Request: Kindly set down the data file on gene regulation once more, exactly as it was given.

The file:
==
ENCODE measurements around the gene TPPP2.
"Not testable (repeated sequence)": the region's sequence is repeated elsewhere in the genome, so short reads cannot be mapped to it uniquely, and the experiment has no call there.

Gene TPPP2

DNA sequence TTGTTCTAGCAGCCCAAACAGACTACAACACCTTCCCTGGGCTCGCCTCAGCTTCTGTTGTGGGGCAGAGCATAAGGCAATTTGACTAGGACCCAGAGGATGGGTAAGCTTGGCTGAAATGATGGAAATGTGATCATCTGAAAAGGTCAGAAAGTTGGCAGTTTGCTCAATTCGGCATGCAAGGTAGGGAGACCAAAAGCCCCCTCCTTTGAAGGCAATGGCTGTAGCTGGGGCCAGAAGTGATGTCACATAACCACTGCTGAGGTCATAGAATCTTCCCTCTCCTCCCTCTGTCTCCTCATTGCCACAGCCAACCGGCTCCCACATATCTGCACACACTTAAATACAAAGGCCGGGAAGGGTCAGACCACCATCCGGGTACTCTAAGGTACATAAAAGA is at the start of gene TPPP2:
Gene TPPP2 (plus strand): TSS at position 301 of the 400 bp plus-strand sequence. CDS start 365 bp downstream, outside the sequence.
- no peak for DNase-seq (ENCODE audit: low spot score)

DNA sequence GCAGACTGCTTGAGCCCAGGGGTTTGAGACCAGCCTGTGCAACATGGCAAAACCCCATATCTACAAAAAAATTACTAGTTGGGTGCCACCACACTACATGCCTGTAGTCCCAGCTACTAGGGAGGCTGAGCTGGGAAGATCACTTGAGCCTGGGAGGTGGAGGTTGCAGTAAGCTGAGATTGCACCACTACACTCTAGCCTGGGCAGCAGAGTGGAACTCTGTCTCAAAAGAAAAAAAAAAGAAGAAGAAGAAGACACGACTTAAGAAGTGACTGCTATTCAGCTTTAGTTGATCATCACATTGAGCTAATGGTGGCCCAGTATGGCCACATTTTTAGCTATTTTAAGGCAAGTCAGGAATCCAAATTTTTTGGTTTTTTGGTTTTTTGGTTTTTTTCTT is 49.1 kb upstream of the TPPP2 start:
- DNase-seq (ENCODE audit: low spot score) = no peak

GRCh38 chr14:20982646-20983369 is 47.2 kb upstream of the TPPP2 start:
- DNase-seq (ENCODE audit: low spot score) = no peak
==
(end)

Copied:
ENCODE measurements around the gene TPPP2.
"Not testable (repeated sequence)": the region's sequence is repeated elsewhere in the genome, so short reads cannot be mapped to it uniquely, and the experiment has no call there.

Gene TPPP2

DNA sequence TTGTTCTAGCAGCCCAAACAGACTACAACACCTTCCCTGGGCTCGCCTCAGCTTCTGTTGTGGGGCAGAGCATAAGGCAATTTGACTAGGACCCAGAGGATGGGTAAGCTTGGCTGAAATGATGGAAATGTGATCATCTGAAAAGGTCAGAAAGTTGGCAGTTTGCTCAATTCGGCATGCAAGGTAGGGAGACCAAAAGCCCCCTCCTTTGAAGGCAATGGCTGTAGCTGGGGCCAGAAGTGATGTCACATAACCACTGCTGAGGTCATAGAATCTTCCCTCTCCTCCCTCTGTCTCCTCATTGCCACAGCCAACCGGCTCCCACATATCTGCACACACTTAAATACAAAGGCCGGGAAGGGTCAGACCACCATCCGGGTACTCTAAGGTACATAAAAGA is at the start of gene TPPP2:
Gene TPPP2 (plus strand): TSS at position 301 of the 400 bp plus-strand sequence. CDS start 365 bp downstream, outside the sequence.
- no peak for DNase-seq (ENCODE audit: low spot score)

DNA sequence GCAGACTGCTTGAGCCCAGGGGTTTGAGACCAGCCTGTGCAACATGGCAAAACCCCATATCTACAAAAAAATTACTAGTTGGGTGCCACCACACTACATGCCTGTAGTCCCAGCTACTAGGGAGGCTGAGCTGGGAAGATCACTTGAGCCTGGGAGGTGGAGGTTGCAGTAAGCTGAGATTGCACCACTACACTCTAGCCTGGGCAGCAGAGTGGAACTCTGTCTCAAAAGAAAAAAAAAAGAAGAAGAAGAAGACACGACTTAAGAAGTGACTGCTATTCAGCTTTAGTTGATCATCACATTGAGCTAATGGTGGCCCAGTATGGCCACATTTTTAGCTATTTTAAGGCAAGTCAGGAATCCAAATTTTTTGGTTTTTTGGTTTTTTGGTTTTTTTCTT is 49.1 kb upstream of the TPPP2 start:
- DNase-seq (ENCODE audit: low spot score) = no peak

GRCh38 chr14:20982646-20983369 is 47.2 kb upstream of the TPPP2 start:
- DNase-seq (ENCODE audit: low spot score) = no peak